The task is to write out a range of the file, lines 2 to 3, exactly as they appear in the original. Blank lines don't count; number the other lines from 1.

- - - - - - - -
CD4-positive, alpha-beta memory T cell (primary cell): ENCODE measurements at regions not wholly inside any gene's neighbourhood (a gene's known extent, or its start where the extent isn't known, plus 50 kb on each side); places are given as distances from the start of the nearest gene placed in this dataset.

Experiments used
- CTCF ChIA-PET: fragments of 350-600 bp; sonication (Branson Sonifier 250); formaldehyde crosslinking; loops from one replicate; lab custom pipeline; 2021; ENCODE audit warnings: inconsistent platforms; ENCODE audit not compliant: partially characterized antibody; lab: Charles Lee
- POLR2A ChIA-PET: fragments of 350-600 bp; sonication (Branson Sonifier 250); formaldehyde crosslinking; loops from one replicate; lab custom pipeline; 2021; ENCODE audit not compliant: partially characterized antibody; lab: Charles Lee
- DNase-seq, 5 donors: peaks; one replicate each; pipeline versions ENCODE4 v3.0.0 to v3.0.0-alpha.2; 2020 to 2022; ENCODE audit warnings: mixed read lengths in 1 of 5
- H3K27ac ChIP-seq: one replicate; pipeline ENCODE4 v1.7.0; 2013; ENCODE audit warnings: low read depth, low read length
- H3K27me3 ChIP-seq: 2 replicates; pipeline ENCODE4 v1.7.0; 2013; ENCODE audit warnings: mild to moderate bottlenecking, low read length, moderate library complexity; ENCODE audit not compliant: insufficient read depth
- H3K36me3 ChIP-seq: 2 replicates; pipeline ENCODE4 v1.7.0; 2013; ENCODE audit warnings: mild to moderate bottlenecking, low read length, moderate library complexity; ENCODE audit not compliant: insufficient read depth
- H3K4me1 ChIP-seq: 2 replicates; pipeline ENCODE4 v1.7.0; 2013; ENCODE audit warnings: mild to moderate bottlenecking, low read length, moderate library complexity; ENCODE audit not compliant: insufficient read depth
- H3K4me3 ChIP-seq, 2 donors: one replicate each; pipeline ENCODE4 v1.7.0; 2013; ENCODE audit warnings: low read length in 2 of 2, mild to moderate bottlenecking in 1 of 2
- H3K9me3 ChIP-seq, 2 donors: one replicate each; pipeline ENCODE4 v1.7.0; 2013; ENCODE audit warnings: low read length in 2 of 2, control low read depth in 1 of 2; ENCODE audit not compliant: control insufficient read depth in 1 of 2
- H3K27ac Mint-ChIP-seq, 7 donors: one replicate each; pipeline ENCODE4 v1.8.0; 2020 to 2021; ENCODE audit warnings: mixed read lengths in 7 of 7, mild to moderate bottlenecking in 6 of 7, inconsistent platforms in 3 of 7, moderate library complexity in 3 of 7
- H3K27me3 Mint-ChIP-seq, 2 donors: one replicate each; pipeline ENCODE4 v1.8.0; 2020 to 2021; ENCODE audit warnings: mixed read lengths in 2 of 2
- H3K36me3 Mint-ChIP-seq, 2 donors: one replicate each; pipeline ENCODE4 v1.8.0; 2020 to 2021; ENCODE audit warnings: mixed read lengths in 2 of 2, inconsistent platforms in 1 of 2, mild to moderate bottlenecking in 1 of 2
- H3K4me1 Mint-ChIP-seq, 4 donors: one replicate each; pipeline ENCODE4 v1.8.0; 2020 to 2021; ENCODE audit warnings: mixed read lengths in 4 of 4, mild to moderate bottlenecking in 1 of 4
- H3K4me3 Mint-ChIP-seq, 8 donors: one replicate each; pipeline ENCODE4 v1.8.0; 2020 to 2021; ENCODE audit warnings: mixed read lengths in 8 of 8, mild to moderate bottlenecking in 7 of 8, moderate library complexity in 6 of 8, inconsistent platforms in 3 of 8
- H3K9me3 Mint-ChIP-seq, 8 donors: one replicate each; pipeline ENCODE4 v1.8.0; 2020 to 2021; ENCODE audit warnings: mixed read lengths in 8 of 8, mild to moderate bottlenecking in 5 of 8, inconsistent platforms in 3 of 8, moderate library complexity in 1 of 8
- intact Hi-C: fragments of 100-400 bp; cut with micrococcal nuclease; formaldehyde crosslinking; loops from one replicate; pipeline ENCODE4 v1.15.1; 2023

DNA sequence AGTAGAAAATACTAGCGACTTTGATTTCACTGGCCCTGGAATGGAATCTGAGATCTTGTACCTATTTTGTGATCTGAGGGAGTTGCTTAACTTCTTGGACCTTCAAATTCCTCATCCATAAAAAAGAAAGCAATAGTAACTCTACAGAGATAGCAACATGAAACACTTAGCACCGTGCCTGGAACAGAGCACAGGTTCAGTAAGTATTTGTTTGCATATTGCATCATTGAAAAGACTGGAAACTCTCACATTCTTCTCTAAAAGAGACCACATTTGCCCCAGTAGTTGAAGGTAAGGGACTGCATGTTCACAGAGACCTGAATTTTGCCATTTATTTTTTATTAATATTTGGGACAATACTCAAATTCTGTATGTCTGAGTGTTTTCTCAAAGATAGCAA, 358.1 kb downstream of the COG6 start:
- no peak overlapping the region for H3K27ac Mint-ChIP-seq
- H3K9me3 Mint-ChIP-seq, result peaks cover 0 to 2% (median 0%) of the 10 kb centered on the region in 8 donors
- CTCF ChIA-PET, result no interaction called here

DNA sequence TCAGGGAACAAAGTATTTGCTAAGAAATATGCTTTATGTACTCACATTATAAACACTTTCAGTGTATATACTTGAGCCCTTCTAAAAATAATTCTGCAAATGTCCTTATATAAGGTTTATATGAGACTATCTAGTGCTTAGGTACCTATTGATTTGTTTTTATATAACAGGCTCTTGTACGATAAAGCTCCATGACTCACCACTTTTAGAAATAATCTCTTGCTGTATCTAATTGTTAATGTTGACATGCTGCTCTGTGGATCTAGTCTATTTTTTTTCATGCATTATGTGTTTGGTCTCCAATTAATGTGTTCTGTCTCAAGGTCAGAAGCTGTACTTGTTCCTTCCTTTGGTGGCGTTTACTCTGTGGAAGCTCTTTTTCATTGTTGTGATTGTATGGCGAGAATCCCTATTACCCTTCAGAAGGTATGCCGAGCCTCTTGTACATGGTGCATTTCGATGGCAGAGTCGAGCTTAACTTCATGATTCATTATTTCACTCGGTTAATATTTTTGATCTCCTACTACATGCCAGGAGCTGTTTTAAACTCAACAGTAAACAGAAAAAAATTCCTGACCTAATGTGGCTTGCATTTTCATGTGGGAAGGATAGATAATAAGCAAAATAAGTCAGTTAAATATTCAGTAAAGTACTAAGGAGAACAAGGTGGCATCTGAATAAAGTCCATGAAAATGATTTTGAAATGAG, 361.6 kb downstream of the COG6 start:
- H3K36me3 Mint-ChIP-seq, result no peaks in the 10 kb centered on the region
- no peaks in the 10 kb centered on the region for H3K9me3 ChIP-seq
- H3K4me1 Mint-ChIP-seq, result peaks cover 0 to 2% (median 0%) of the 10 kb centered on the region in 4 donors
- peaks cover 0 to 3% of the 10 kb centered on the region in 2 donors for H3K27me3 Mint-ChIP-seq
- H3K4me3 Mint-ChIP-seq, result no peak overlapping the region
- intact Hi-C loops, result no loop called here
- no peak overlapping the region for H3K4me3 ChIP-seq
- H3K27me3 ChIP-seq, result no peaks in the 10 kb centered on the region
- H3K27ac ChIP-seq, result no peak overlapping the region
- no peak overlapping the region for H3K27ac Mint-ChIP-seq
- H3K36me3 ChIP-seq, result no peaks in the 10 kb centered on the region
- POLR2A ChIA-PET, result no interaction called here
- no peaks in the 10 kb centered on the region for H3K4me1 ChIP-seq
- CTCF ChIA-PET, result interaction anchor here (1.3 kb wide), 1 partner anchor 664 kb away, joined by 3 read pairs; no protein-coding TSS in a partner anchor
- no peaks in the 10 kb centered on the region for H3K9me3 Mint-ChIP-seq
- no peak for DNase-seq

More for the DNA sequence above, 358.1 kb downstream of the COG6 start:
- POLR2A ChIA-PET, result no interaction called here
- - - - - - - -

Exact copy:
Experiments used
- CTCF ChIA-PET: fragments of 350-600 bp; sonication (Branson Sonifier 250); formaldehyde crosslinking; loops from one replicate; lab custom pipeline; 2021; ENCODE audit warnings: inconsistent platforms; ENCODE audit not compliant: partially characterized antibody; lab: Charles Lee